The President’s obsession with his core supporters reveals who he really is and is debasing our country like no other.
It’s tough to do, but I am characterizing August 15, 2017 as the second “Day of Infamy” in U.S. history. For it was on that day that President Donald Trump lost whatever declining moral standing he had when he defended elements of the white supremacist/neo-Nazi crowd in Charlottesville, Va. on August 11-12 as “fine people” while criticizing those who are standing up to racism and bigotry as “extremely violent.”
“What about the alt-left? They came charging at the alt-right. Do they have any semblance of guilt?... I think there’s blame on both sides,” he said during a combative, unfiltered press conference in the gilded lobby of Trump Tower.
“You had some very bad people in that group, but you also had people that were very fine people on both sides. You had people in that group that were there to protest the taking down of to them a very, very important statue and then renaming of a park from Robert E. Lee to another name.”
Trump, who claimed he closely watched the events of that fateful weekend in which Heather Heyer was murdered when a vehicle driven by one of the Nazis slammed into a crowd of counter-protesters and two police officers who were killed in a helicopter crash monitoring the protests, was unable to unambiguously go on a verbal rampage against the neo-Nazis and racists. Instead, he gave false moral equivalence to the two sides in the clash.
Trump apparently had the sound off on his TV; otherwise, he would have heard the anti-Semitic, Nazi chants “blood and soil,” “Jews will not replace us” and "Fuck You,Faggots" among others carried out by torch-carrying white supremacists and KKK members.
Fine people indeed.
Trump was roundly criticized when on Saturday he gave a brief and tepid condemnation of racism in general but not the individuals who carried the torches. He said “many sides” were responsible for the mayhem.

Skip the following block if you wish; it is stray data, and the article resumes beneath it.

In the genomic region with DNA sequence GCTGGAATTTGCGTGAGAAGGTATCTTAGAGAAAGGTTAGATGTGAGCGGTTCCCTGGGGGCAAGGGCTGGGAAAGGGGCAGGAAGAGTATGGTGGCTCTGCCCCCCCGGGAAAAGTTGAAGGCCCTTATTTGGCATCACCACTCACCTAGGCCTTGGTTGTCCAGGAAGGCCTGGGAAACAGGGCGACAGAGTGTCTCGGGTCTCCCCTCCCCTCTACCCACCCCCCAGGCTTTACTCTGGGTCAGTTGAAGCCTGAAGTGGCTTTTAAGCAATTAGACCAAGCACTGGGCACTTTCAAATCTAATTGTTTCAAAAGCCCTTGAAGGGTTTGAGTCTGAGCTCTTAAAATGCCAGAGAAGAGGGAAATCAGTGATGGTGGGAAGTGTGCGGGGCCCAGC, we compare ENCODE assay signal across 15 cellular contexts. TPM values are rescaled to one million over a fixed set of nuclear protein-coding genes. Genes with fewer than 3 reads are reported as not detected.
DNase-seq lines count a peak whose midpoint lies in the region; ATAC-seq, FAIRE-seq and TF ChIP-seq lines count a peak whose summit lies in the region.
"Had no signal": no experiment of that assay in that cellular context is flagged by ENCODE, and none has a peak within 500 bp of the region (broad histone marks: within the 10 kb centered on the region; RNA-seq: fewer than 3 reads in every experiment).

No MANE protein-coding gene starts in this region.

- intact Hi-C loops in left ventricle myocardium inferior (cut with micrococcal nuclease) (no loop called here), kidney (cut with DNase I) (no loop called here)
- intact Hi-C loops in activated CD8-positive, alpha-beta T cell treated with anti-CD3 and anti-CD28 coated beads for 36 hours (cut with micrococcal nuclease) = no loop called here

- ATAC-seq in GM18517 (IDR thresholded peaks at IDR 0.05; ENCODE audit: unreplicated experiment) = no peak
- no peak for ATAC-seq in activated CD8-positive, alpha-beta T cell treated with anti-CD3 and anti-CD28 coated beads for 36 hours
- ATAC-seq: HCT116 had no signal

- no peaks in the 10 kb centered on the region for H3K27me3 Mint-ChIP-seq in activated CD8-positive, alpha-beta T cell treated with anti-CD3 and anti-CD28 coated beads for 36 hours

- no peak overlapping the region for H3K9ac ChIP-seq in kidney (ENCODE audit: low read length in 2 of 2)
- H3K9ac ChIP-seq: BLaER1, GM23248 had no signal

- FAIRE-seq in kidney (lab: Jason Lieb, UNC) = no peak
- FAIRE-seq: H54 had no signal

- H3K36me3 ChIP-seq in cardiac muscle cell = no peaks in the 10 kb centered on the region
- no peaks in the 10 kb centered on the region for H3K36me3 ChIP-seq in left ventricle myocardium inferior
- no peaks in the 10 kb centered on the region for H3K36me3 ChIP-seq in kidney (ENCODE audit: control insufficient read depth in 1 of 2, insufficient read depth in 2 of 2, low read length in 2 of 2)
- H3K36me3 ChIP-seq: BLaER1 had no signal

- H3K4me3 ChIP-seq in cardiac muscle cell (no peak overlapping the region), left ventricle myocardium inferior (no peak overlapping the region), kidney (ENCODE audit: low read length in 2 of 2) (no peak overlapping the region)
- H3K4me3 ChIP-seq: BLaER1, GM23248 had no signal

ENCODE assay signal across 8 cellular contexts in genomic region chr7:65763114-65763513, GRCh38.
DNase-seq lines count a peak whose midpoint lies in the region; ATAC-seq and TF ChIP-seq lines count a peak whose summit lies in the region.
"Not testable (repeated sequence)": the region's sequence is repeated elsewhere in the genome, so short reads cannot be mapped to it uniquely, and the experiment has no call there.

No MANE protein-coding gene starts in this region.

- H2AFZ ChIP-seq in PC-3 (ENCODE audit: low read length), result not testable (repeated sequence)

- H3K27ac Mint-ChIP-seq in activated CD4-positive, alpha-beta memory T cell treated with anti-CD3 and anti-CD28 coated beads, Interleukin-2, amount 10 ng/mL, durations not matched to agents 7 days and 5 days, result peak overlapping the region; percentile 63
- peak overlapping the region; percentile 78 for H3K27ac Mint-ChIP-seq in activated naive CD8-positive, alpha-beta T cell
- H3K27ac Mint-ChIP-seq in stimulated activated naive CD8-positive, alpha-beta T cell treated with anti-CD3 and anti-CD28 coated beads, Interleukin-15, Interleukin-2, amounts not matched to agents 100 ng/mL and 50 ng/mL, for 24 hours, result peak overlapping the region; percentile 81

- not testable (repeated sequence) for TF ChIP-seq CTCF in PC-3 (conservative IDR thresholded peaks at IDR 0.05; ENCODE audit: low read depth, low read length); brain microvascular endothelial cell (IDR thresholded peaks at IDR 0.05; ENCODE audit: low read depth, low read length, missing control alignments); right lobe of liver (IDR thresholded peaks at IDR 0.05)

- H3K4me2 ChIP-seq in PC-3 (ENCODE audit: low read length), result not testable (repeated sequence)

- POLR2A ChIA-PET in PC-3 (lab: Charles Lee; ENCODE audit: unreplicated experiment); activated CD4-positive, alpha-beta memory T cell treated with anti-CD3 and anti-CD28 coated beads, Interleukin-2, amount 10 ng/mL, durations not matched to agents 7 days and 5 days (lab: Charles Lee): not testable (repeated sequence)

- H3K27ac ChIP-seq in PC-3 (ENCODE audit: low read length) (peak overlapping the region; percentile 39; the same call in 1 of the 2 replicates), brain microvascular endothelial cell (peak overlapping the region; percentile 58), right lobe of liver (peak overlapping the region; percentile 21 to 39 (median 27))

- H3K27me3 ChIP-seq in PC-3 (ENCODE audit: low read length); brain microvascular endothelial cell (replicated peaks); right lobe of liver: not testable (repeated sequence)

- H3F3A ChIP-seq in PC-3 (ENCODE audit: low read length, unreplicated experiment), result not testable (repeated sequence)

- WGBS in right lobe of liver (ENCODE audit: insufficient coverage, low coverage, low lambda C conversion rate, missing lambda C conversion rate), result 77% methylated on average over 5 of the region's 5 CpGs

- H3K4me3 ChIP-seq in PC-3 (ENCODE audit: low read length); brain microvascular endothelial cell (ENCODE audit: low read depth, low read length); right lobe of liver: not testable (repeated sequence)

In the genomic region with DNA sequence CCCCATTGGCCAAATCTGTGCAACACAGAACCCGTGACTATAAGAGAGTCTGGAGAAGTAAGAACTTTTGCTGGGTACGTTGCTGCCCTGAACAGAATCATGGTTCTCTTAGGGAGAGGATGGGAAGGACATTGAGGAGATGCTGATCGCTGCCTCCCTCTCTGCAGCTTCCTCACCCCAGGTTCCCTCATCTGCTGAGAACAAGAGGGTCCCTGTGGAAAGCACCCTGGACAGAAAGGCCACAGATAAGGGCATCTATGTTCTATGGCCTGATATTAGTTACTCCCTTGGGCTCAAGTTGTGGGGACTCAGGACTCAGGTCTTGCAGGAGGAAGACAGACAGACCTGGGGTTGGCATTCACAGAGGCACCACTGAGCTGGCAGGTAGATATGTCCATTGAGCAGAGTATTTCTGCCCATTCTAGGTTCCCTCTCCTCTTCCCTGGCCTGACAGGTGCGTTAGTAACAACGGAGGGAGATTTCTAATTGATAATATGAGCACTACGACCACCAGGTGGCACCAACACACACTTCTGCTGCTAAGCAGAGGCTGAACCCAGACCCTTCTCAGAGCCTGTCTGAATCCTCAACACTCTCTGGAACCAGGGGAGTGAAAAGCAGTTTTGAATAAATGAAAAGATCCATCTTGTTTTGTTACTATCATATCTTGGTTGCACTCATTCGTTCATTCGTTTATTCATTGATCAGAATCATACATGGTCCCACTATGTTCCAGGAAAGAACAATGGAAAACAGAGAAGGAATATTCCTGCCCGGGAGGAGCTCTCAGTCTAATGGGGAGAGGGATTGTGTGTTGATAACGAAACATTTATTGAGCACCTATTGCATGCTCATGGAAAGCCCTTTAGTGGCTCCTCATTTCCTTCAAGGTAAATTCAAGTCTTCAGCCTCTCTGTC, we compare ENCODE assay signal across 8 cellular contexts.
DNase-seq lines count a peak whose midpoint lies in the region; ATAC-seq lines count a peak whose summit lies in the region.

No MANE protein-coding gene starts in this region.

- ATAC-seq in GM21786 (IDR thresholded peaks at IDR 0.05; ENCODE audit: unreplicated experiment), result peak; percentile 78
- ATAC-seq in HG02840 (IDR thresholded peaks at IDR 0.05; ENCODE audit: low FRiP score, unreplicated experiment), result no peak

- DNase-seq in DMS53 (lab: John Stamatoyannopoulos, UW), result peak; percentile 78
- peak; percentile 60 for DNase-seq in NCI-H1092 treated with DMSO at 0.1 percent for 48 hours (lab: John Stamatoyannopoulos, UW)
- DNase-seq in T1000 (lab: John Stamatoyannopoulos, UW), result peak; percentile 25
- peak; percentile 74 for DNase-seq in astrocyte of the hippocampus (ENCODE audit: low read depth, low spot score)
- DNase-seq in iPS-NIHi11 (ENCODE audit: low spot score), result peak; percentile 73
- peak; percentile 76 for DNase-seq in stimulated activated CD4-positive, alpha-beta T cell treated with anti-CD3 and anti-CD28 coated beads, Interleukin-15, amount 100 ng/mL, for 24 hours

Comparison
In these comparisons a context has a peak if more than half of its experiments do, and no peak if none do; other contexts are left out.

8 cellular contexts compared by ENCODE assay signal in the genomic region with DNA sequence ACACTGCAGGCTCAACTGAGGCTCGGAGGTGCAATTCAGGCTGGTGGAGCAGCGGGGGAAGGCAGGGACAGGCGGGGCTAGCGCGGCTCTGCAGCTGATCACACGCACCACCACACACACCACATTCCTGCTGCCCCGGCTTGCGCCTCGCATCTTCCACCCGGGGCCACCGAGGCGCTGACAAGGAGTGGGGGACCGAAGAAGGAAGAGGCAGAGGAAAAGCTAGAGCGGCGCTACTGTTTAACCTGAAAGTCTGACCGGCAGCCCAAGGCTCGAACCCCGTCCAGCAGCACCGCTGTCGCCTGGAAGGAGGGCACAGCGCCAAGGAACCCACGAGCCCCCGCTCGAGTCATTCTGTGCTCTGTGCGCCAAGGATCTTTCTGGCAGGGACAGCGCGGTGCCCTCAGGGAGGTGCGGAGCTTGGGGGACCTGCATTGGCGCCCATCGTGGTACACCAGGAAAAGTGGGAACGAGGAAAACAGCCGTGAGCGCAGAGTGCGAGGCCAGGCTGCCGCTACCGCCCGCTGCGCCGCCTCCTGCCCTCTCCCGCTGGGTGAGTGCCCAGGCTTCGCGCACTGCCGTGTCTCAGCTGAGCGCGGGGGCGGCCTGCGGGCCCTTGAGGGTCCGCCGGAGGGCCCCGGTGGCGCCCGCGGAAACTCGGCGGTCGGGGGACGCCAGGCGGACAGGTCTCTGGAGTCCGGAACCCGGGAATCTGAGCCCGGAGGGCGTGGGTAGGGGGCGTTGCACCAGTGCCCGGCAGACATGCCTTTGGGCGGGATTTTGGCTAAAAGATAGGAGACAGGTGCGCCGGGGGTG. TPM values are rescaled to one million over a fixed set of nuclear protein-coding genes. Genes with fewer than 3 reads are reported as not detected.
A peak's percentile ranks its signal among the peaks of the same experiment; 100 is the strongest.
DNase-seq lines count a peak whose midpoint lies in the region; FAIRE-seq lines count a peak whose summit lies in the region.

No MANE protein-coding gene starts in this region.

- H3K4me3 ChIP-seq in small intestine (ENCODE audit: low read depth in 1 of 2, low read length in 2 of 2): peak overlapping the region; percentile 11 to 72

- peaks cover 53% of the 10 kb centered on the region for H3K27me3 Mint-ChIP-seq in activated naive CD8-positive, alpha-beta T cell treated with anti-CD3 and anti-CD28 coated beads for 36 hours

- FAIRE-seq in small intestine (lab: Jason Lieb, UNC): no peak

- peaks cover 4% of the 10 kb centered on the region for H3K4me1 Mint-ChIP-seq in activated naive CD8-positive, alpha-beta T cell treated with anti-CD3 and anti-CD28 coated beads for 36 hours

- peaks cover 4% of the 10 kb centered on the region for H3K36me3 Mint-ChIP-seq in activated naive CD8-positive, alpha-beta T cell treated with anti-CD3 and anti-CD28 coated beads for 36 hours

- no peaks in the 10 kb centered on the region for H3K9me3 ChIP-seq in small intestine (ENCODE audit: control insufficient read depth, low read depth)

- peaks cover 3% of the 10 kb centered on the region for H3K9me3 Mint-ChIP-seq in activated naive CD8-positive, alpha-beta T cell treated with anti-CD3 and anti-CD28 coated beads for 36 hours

Then on Monday, he gave the “hostage speech” off of a teleprompter saying some right things but it was clear to any observer, he was simply not into it and appeared he was forced by staff and aides to rectify the wrongs from the earlier attempt.
Then came the horrific performance on Tuesday, the 15th when an unplugged Donald Trump crashed and burned to the dismay, anger and sadness of much of the world. That is, except for former KKK Grand Wizard David Duke and others of his ilk who applauded the president.
What’s behind this?
One can surely make the point there is racism in Trump’s royal blood given his father having been arrested in 1927 following a KKK rally though there is no evidence that the elder Trump was part of the organization.
There are examples of his record on race relations. Trump reinforced this reputation by surrounding himself in the White House with the likes of Steve Bannon, Stephen Miller and Sebastian Gorka. And let’s not forget the birtherism movement he led, his comments on Mexicans, Muslims, immigrants, a federal judge of Mexican descent, the Gold Star Muslim Khan family and others.
Regardless of what prejudices he holds inside his soul, there is one glaring fact that must be considered: he thrives on his base.
As approval ratings decline, he is comforted by the fact there is a small but enthusiastic sector of the population that adores Trump. This is his lifeline. This is his fix.
He sees himself as a victim, treated unfairly by the “fake news media,” the establishment Republicans and Democrats, and he and his followers must battle the odds. This base of support provides him the blood to exist. Trump must be adored. Trump must be adulated. Trump must be idolized. And Trump must be unquestioned.
In his nearly eight months in office, Trump has made absolutely no attempt to reach out beyond his base to try in some manner to unify the country. He never made the effort, and it looks like he never will.
Bizarrely, Trump holds campaign-style rallies even months after the campaign is over to re-invigorate his ego. There he blasts the media and re-litigates the election by bragging about how big the victory was, demonizing his vanquished opponent, and spews a lot of nonsense that these people swallow whole and without question.